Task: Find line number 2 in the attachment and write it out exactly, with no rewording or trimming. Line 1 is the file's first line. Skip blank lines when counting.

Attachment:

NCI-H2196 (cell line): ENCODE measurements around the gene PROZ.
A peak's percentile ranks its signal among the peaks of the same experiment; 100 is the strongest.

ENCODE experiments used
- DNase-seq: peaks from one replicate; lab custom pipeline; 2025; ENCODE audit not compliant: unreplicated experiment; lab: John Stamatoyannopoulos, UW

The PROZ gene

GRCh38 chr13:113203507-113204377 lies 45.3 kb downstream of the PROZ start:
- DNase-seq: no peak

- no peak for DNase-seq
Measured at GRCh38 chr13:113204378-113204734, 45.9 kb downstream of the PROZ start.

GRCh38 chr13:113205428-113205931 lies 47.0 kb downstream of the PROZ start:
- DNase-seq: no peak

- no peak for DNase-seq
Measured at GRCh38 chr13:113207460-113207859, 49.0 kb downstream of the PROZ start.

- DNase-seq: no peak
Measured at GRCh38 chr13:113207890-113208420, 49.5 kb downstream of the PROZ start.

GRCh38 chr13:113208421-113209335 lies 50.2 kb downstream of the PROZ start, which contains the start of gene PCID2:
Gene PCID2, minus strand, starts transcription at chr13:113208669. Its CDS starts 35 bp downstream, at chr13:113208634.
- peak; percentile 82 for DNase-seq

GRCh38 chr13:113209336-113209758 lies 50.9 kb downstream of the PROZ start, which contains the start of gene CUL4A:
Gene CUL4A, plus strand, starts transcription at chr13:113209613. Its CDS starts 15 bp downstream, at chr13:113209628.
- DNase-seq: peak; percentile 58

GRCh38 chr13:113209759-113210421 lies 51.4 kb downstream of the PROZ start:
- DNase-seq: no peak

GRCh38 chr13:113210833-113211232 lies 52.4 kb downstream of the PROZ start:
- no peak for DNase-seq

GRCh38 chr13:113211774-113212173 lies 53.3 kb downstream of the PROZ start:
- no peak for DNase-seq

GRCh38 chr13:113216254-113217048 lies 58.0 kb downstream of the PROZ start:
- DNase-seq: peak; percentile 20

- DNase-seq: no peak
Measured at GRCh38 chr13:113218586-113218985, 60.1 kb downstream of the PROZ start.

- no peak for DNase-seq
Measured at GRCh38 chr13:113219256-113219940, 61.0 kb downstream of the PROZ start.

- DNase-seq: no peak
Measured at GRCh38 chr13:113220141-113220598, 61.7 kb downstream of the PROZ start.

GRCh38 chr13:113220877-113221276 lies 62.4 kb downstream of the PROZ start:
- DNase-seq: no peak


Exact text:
A peak's percentile ranks its signal among the peaks of the same experiment; 100 is the strongest.